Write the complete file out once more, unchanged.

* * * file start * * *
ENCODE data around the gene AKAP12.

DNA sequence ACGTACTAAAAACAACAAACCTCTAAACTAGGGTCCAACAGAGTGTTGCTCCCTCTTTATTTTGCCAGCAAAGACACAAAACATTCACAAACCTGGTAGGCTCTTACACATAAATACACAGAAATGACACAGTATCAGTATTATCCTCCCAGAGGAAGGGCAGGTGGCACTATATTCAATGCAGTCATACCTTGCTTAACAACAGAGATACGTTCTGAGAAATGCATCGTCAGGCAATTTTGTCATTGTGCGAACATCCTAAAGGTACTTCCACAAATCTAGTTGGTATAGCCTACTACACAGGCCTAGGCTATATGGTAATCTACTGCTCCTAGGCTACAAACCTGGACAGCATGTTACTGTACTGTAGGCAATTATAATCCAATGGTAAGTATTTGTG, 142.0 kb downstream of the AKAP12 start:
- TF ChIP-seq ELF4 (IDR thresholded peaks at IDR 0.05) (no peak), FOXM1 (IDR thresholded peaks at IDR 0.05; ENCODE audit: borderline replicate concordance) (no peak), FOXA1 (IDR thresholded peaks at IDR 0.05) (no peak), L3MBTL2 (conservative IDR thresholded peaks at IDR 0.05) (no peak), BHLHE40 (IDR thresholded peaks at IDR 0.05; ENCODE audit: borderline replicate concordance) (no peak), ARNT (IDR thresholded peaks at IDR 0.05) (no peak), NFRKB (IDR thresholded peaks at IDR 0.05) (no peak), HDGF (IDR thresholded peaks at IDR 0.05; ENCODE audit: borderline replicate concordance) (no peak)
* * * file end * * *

ENCODE data around the gene AKAP12.

DNA sequence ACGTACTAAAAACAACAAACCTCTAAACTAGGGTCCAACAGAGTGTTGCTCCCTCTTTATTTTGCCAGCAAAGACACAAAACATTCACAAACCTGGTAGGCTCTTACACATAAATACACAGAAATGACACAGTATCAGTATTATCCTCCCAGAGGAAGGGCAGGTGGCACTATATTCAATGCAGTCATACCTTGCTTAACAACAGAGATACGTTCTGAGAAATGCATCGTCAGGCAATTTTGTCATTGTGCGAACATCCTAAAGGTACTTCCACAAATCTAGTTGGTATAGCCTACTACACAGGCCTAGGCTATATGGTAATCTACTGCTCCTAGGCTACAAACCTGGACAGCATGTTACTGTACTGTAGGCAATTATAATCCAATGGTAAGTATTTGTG, 142.0 kb downstream of the AKAP12 start:
- TF ChIP-seq ELF4 (IDR thresholded peaks at IDR 0.05) (no peak), FOXM1 (IDR thresholded peaks at IDR 0.05; ENCODE audit: borderline replicate concordance) (no peak), FOXA1 (IDR thresholded peaks at IDR 0.05) (no peak), L3MBTL2 (conservative IDR thresholded peaks at IDR 0.05) (no peak), BHLHE40 (IDR thresholded peaks at IDR 0.05; ENCODE audit: borderline replicate concordance) (no peak), ARNT (IDR thresholded peaks at IDR 0.05) (no peak), NFRKB (IDR thresholded peaks at IDR 0.05) (no peak), HDGF (IDR thresholded peaks at IDR 0.05; ENCODE audit: borderline replicate concordance) (no peak)